Attorney for Fired Deputy Paige Pavalone Says Case Moving Forward Before Montana Human Rights Bureau [YouTube]
The attorney for fired Missoula County Sheriff's Deputy Paige Pavalone said on Wednesday that the case against the county and the sheriff's office has moved another step forward with the Montana Human Rights Bureau.
Josh Van de Wetering said the county asked to use specific reports from the sheriff's office and the Criminal Investigation Division in their response to Pavalone's lawsuit.
"They asked if we would object to them using the reports, even though they were confidential criminal justice information, and I responded hat I had never seen those reports, even though I had asked for them," Van de Wetering said. "The court released those to me and we did not object to those being used, and so now we are at a place where we are waiting for the county to file their answer on the Human Rights Bureau complaint."
Van de Wetering maintains that Pavalone's firing was politically motivated, due to her support for Josh Clark in the last election.
"We allege that Paige was fired for inappropriate reasons as a violation of her rights to have her own political views," he said. "Now, the county will file an answer and the Human Rights Bureau will conduct an investigation, and what happens next is up to what the Human Rights Bureau concludes."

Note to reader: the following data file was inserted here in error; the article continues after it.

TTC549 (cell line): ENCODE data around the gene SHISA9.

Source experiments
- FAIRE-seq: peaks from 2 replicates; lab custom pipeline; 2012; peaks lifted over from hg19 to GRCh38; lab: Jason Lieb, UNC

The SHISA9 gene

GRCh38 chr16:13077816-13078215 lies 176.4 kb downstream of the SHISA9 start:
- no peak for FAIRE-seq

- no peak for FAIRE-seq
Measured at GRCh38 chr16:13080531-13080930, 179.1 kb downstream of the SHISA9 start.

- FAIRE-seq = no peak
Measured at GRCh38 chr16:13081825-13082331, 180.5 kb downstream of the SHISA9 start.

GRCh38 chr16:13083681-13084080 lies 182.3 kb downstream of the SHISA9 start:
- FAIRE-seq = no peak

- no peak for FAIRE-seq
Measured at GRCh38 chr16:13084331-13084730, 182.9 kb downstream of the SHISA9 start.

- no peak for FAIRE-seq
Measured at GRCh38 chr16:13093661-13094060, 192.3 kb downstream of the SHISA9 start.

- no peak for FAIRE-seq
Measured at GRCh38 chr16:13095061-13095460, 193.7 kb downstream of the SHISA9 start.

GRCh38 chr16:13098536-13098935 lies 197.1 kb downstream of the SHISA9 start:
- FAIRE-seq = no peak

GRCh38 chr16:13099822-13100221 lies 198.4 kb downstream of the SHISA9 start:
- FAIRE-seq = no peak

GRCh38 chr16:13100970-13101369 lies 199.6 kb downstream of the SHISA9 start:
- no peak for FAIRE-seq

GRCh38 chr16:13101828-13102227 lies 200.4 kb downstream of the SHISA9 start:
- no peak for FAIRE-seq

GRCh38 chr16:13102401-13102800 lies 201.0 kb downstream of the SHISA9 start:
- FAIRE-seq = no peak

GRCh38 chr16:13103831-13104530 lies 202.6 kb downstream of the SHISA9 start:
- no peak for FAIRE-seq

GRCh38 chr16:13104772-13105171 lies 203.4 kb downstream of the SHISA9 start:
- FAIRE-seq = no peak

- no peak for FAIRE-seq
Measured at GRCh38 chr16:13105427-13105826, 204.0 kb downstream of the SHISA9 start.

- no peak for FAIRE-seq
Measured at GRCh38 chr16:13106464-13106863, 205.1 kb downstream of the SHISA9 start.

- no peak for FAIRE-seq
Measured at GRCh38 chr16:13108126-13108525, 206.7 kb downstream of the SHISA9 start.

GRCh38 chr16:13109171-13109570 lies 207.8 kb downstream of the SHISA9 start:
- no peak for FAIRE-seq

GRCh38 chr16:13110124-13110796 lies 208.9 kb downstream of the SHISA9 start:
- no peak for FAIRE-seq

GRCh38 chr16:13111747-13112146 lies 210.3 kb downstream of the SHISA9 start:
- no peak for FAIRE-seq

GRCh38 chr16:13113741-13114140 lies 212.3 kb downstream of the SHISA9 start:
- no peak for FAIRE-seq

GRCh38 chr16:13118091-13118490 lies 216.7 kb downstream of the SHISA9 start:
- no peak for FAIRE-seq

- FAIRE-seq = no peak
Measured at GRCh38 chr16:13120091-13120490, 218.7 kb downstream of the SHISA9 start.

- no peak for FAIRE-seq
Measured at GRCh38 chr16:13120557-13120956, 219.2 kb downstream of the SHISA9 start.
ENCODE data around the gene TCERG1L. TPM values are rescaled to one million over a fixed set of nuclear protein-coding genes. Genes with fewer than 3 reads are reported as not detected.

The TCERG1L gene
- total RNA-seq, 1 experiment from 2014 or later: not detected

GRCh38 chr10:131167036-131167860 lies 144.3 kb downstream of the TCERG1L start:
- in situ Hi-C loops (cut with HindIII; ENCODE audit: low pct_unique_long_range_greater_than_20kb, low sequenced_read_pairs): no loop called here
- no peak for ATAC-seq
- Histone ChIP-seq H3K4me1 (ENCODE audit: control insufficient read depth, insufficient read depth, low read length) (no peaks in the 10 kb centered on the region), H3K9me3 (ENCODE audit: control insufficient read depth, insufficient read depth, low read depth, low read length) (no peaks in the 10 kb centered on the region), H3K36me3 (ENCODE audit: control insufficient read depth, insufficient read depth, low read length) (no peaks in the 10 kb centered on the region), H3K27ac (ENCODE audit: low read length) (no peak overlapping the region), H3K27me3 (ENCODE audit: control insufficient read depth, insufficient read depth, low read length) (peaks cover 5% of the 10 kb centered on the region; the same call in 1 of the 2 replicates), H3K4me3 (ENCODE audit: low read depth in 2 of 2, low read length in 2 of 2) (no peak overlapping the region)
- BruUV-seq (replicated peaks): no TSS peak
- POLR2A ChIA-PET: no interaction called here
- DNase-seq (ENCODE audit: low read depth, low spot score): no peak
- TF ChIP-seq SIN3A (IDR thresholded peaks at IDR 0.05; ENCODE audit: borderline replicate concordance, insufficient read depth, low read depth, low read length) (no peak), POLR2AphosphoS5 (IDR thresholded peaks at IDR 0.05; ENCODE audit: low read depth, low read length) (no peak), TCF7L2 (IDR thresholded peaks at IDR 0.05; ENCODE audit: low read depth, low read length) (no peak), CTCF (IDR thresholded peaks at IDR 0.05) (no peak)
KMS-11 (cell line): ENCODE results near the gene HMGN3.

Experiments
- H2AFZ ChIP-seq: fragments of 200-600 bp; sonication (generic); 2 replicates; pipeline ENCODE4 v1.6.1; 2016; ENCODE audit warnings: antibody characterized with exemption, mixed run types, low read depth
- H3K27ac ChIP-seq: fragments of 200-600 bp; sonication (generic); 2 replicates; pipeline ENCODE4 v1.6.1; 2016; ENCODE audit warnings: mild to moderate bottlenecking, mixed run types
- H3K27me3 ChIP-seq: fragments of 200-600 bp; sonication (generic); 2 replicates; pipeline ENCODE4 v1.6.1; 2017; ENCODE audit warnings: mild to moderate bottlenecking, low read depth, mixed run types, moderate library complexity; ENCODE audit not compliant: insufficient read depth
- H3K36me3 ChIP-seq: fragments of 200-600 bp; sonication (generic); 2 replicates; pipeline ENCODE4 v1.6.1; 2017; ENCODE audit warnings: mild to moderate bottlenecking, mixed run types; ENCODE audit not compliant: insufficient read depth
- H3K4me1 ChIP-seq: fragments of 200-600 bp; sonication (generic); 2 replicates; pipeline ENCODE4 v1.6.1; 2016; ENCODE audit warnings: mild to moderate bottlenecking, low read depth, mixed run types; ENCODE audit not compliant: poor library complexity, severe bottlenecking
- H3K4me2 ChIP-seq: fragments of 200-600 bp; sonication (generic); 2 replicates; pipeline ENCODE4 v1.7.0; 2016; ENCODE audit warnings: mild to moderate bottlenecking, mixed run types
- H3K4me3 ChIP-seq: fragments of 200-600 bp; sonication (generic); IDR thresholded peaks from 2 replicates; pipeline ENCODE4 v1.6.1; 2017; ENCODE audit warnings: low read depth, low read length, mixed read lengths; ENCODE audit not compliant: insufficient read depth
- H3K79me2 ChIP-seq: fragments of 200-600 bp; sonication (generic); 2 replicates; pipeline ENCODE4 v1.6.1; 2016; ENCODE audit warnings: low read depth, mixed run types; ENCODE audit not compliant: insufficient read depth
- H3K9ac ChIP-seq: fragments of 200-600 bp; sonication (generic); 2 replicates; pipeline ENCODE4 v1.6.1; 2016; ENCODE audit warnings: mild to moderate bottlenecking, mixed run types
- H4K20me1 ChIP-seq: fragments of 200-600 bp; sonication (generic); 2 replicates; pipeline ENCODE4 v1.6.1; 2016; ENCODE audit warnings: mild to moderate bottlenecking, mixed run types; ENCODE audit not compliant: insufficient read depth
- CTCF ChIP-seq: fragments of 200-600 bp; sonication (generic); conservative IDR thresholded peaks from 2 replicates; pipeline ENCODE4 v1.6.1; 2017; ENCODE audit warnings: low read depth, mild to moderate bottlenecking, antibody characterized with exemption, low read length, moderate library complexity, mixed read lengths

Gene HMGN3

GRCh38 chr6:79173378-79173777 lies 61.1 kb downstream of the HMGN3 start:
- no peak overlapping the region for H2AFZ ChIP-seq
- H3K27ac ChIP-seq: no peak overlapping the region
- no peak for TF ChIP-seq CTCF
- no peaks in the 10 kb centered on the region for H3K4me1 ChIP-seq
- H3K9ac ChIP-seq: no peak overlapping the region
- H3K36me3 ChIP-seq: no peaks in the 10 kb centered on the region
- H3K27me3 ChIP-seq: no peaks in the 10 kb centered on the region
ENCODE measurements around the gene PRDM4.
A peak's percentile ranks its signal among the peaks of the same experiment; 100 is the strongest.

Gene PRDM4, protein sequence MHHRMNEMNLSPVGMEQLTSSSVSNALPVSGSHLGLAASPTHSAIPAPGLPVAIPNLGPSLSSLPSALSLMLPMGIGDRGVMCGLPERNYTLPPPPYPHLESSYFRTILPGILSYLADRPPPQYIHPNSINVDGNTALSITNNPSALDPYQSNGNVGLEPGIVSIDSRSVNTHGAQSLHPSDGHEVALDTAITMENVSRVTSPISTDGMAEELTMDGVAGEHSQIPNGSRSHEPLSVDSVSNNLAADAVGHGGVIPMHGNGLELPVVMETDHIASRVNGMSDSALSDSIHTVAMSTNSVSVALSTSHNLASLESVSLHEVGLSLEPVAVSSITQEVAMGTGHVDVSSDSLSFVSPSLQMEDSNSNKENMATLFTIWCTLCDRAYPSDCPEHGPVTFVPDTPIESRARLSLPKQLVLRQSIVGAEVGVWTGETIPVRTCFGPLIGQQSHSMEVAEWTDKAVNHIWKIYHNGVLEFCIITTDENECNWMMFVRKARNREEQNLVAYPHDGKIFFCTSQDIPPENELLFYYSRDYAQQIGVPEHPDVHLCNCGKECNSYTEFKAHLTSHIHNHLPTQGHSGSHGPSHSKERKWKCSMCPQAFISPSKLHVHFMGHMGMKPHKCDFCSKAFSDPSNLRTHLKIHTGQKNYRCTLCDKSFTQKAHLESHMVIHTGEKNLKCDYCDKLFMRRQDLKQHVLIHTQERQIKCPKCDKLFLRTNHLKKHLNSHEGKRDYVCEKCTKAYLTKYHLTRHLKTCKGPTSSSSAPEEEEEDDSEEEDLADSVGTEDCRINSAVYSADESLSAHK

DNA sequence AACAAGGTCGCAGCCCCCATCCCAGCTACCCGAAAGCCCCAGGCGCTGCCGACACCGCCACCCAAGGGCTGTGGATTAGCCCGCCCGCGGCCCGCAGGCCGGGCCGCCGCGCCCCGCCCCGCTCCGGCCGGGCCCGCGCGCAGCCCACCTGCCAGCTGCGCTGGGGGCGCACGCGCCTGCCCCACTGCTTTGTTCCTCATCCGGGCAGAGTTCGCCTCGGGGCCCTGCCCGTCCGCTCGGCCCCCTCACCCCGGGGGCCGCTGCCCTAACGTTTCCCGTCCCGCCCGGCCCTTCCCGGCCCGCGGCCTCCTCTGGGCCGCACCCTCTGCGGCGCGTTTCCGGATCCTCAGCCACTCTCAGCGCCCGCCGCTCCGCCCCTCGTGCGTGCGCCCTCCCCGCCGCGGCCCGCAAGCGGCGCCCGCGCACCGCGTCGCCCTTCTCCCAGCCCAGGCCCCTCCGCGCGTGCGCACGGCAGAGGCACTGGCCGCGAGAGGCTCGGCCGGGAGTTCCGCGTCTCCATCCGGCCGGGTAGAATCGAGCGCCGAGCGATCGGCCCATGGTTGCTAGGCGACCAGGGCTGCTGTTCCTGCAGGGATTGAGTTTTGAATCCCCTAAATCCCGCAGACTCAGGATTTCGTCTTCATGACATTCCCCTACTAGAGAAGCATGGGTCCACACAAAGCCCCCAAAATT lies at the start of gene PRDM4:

Van de Wetering would not comment on a specific amount Pavalone might ask for should she be successful in her complaint.
"I have not come up with a number," he said. "Our position is since firing her and smearing her in the newspaper, it has cost her her whole career, so figure out what a career is worth for a woman who is in her early 30's, she was just starting out."
In her complaint filed in May, 2015, Pavalone alleges that she has been the victim of wrongful termination by Sheriff T.J. McDermott, wrongful discharge, discrimination on the basis of sex, tortuous interference with employment due to publication of a letter, libel and negligent or intentional infliction of emotional distress.
Van de Wetering said, now that the reports have been allowed in, he expects to hear back from the county soon.